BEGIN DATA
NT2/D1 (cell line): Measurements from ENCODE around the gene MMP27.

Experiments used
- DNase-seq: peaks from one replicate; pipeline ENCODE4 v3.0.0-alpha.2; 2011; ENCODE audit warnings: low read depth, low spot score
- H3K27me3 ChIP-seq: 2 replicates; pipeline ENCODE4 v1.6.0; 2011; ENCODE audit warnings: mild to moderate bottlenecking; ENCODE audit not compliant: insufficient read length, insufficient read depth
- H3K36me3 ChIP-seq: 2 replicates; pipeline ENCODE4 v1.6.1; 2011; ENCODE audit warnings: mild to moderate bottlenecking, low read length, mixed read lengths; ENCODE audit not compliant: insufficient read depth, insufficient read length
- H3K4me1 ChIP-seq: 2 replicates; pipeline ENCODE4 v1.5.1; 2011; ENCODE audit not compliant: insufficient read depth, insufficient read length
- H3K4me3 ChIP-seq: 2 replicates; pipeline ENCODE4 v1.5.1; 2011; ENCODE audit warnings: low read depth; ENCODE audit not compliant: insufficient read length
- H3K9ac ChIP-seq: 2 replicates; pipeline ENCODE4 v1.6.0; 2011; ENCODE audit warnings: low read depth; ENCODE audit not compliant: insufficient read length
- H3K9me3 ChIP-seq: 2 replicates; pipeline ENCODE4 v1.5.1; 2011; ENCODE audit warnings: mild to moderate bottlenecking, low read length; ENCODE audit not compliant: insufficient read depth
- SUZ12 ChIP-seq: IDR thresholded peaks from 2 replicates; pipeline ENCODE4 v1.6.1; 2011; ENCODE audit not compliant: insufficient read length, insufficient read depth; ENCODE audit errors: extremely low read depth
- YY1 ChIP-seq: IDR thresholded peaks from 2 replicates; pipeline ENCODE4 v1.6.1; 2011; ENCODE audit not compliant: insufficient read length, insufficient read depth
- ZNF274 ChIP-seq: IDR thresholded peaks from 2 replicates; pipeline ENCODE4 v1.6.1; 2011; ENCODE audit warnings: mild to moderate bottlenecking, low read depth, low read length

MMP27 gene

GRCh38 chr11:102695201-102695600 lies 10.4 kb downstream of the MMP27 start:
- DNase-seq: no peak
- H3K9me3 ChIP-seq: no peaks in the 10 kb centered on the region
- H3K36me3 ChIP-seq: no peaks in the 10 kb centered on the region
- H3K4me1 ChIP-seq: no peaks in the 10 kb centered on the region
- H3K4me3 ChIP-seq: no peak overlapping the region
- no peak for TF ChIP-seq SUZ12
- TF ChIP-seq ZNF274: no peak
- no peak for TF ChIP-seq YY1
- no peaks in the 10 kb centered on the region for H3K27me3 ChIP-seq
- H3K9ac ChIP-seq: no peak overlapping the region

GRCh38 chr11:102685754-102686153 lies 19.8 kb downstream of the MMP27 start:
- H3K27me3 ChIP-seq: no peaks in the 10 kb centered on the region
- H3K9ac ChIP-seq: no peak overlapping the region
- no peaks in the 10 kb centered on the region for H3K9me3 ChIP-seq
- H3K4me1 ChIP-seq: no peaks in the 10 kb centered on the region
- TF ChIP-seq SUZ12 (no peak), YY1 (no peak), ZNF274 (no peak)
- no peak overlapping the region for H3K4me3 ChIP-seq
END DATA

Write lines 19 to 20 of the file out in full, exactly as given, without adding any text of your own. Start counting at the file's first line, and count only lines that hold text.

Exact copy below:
- H3K4me3 ChIP-seq: no peak overlapping the region
- no peak for TF ChIP-seq SUZ12